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Neuroleptic malignant syndrome: a concealed diagnosis with multitreatment approach
  1. Ana Velosa1,
  2. António Neves1,2,
  3. J Bernardo Barahona-Corrêa1,2,3 and
  4. Albino J Oliveira-Maia1,2,3
  1. 1 Department of Psychiatry and Mental Health, Centro Hospitalar de Lisboa Ocidental, Lisboa, Portugal
  2. 2 Department of Psychiatry and Mental Health, NOVA Medical School | Faculdade de Ciências Médicas, Universidade Nova de Lisboa, Lisboa, Portugal
  3. 3 Champalimaud Research and Clinical Centre, Champalimaud Centre for the Unknown, Lisbon, Portugal
  1. Correspondence to Prof. Albino J Oliveira-Maia, albino.maia{at}


While neuroleptic malignant syndrome (NMS) is typically characterised by delirium, motor rigidity, fever and dysautonomia, the syndrome is not pathognomonic, and NMS remains a diagnosis of exclusion. Here, we describe the case of a 44-year-old woman, with no relevant psychiatric history, admitted to a nephrology unit due to acute renal failure. After administration of antipsychotics, she presented with mental status alteration, generalised tremor, rigidity and autonomic nervous system dysfunction. Fever and rhabdomyolysis, however, were not prominent, and NMS was not considered initially in the differential diagnosis. The resulting delay in diagnosis, with continued administration of antipsychotics, led to progressive clinical deterioration. Once NMS was considered, however, antipsychotics were withdrawn and the patient was treated with electroconvulsive therapy (ECT), followed by administration of a dopamine receptor agonist, with close to full remission of all symptoms. Importantly, during outpatient follow-up, sustained mild and asymmetric tremor and rigidity was noted, leading to a diagnosis of Parkinson’s disease. While this raises questions regarding differential diagnosis between NMS in Parkinson’s disease, versus worsening of Parkinson’s disease due to antipsychotic treatment, the former is supported by the acute and rapidly progressive onset of exuberant autonomic dysfunction and clouded conscience, after administration of a neuroleptic. Ultimately, a definitive distinction between these two alternatives for diagnosis of the inaugural neurological presentation in this patient is not possible. Nevertheless, we believe this case illustrates that NMS can be easily missed, particularly in atypical cases, delaying appropriate treatment, and that a flexible multimodal treatment approach, involving ECT, should be considered for complex clinical cases. Furthermore, it also underlines the importance of post-NMS follow-up, to investigate underlying neurological or medical disorders, particularly in those patients who do not have a full recovery.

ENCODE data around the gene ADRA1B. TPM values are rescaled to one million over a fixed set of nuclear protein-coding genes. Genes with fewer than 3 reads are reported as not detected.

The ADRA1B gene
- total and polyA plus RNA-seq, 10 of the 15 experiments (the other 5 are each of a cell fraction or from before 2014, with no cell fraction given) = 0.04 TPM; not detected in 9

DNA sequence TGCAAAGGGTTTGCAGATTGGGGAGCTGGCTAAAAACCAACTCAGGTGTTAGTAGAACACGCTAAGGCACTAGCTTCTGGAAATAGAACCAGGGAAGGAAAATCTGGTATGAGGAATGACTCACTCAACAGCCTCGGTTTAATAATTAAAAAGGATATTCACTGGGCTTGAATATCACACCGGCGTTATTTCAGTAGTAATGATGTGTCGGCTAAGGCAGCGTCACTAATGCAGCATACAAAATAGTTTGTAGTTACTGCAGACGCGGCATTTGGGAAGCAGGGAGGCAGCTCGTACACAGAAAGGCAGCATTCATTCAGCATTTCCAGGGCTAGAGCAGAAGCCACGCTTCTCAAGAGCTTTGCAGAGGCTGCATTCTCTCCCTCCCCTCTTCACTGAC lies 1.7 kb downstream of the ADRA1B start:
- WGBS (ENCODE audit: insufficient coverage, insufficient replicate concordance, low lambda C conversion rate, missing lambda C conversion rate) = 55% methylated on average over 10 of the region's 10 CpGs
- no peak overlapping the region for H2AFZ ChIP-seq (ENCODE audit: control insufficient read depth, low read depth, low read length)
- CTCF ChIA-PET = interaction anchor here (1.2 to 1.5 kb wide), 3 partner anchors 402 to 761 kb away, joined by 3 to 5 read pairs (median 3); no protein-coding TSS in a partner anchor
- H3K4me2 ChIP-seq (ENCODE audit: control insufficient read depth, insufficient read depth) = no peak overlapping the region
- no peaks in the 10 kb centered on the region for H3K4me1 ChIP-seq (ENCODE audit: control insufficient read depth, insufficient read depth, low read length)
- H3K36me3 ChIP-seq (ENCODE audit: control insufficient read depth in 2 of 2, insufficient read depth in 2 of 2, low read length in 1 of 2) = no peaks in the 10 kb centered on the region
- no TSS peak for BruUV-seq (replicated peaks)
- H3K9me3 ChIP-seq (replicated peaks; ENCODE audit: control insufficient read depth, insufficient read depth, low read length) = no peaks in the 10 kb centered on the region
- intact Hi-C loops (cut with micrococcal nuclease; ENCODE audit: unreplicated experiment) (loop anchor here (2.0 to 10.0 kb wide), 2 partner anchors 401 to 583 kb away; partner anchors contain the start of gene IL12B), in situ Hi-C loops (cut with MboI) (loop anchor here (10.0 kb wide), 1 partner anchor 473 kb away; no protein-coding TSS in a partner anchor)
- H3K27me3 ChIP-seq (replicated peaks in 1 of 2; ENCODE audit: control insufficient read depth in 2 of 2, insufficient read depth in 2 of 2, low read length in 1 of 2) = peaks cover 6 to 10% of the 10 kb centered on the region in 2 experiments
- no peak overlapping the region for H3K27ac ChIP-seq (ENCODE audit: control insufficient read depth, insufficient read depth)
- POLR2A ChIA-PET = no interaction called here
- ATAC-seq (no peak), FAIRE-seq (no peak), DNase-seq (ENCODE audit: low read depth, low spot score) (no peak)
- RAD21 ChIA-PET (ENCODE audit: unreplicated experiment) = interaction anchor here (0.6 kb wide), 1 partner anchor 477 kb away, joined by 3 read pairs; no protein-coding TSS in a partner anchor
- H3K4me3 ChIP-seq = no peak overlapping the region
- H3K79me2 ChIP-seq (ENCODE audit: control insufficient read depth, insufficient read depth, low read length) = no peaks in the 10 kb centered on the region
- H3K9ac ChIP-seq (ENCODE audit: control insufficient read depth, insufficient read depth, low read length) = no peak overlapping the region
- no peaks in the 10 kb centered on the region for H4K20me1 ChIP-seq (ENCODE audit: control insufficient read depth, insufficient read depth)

• drugs: psychiatry
  • psychiatry (drugs and medicines)

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  • Contributors AV, AN, JBB-C and AJO-M contributed for clinical care to the patient and planned the paper. AV and AJO-M wrote the manuscript, that was critically reviewed and approved by AN and JBB-C.

  • Funding The authors have not declared a specific grant for this research from any funding agency in the public, commercial or not-for-profit sectors.

  • Competing interests None declared.

  • Provenance and peer review Not commissioned; externally peer reviewed.

  • Patient consent for publication Obtained.

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